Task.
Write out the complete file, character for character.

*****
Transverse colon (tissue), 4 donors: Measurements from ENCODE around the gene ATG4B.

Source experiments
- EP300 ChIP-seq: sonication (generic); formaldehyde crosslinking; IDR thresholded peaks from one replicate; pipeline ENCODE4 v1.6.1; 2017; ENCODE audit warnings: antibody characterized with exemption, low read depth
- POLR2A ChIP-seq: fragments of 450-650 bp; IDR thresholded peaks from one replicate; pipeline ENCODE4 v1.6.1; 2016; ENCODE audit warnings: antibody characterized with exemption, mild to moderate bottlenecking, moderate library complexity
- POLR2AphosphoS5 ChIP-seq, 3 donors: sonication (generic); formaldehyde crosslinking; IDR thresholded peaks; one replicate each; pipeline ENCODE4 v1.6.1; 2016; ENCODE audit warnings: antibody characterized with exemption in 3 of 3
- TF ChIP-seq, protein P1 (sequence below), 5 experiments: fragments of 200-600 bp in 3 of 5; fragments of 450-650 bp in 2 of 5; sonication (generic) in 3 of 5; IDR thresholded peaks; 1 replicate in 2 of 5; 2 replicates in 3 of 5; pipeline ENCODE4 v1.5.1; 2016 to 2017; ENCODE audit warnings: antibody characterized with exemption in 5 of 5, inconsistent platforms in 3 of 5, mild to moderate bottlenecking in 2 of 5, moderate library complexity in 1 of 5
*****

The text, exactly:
Transverse colon (tissue), 4 donors: Measurements from ENCODE around the gene ATG4B.

Source experiments
- EP300 ChIP-seq: sonication (generic); formaldehyde crosslinking; IDR thresholded peaks from one replicate; pipeline ENCODE4 v1.6.1; 2017; ENCODE audit warnings: antibody characterized with exemption, low read depth
- POLR2A ChIP-seq: fragments of 450-650 bp; IDR thresholded peaks from one replicate; pipeline ENCODE4 v1.6.1; 2016; ENCODE audit warnings: antibody characterized with exemption, mild to moderate bottlenecking, moderate library complexity
- POLR2AphosphoS5 ChIP-seq, 3 donors: sonication (generic); formaldehyde crosslinking; IDR thresholded peaks; one replicate each; pipeline ENCODE4 v1.6.1; 2016; ENCODE audit warnings: antibody characterized with exemption in 3 of 3
- TF ChIP-seq, protein P1 (sequence below), 5 experiments: fragments of 200-600 bp in 3 of 5; fragments of 450-650 bp in 2 of 5; sonication (generic) in 3 of 5; IDR thresholded peaks; 1 replicate in 2 of 5; 2 replicates in 3 of 5; pipeline ENCODE4 v1.5.1; 2016 to 2017; ENCODE audit warnings: antibody characterized with exemption in 5 of 5, inconsistent platforms in 3 of 5, mild to moderate bottlenecking in 2 of 5, moderate library complexity in 1 of 5